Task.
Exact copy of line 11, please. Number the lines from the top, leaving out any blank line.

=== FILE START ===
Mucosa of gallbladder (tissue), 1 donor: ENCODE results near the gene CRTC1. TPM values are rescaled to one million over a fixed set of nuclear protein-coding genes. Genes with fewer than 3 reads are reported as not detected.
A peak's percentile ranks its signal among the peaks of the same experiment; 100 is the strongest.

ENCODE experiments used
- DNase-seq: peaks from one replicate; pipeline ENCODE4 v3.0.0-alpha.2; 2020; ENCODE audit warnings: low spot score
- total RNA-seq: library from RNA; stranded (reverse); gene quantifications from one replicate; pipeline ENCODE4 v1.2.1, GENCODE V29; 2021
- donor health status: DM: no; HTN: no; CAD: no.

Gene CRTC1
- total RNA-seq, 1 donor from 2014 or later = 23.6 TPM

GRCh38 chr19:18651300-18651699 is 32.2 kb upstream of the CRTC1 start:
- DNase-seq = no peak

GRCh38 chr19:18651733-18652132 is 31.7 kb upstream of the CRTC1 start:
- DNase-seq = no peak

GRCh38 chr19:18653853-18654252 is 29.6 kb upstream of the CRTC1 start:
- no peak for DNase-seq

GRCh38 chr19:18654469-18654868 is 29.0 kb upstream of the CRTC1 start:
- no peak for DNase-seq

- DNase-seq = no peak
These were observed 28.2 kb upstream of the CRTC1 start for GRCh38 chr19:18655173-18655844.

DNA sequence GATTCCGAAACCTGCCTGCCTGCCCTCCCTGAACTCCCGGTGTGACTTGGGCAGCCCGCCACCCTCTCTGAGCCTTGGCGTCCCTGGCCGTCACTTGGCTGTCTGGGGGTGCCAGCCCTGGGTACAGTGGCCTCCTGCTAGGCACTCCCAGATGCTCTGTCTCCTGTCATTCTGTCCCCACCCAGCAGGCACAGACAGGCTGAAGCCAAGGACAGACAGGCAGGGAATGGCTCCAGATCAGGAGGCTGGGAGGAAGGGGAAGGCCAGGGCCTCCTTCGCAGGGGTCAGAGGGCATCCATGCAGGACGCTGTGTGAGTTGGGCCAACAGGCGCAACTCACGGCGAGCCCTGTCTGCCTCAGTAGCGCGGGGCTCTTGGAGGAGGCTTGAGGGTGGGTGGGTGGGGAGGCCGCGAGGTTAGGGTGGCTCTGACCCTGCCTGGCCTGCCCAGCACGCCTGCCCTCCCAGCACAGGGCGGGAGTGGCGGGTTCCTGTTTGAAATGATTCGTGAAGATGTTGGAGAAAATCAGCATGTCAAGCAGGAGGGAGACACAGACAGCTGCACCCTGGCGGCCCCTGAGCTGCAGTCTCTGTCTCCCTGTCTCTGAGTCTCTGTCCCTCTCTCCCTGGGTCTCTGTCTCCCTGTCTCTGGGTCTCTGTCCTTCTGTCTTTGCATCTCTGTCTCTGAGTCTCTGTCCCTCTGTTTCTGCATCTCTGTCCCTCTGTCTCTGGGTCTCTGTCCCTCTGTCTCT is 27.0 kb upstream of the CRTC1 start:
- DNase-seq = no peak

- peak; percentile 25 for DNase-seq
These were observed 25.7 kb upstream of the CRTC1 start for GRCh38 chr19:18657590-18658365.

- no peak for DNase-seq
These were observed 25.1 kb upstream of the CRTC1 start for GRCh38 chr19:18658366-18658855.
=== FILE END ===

GRCh38 chr19:18651733-18652132 is 31.7 kb upstream of the CRTC1 start: